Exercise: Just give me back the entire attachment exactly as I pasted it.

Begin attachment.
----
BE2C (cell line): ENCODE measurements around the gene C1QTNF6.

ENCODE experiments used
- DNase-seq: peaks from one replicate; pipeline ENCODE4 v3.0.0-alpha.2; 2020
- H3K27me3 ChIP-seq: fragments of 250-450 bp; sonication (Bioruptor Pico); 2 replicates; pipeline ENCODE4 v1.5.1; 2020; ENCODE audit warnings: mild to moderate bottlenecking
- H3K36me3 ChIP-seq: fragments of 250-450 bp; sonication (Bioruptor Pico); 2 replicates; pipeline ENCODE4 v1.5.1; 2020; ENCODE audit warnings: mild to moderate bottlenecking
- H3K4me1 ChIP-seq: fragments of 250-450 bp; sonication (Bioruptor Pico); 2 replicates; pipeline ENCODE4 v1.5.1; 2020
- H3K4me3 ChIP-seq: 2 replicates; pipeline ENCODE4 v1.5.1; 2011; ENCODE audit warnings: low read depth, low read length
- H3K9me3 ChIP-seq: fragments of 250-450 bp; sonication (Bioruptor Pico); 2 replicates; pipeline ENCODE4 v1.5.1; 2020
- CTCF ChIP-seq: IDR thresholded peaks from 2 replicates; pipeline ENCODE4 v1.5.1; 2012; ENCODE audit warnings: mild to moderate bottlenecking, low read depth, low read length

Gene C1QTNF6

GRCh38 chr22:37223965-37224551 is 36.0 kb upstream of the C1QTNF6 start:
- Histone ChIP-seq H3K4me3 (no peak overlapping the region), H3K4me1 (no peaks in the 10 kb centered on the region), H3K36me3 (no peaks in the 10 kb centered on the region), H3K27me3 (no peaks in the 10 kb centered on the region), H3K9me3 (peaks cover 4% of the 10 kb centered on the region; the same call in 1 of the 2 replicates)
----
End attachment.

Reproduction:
BE2C (cell line): ENCODE measurements around the gene C1QTNF6.

ENCODE experiments used
- DNase-seq: peaks from one replicate; pipeline ENCODE4 v3.0.0-alpha.2; 2020
- H3K27me3 ChIP-seq: fragments of 250-450 bp; sonication (Bioruptor Pico); 2 replicates; pipeline ENCODE4 v1.5.1; 2020; ENCODE audit warnings: mild to moderate bottlenecking
- H3K36me3 ChIP-seq: fragments of 250-450 bp; sonication (Bioruptor Pico); 2 replicates; pipeline ENCODE4 v1.5.1; 2020; ENCODE audit warnings: mild to moderate bottlenecking
- H3K4me1 ChIP-seq: fragments of 250-450 bp; sonication (Bioruptor Pico); 2 replicates; pipeline ENCODE4 v1.5.1; 2020
- H3K4me3 ChIP-seq: 2 replicates; pipeline ENCODE4 v1.5.1; 2011; ENCODE audit warnings: low read depth, low read length
- H3K9me3 ChIP-seq: fragments of 250-450 bp; sonication (Bioruptor Pico); 2 replicates; pipeline ENCODE4 v1.5.1; 2020
- CTCF ChIP-seq: IDR thresholded peaks from 2 replicates; pipeline ENCODE4 v1.5.1; 2012; ENCODE audit warnings: mild to moderate bottlenecking, low read depth, low read length

Gene C1QTNF6

GRCh38 chr22:37223965-37224551 is 36.0 kb upstream of the C1QTNF6 start:
- Histone ChIP-seq H3K4me3 (no peak overlapping the region), H3K4me1 (no peaks in the 10 kb centered on the region), H3K36me3 (no peaks in the 10 kb centered on the region), H3K27me3 (no peaks in the 10 kb centered on the region), H3K9me3 (peaks cover 4% of the 10 kb centered on the region; the same call in 1 of the 2 replicates)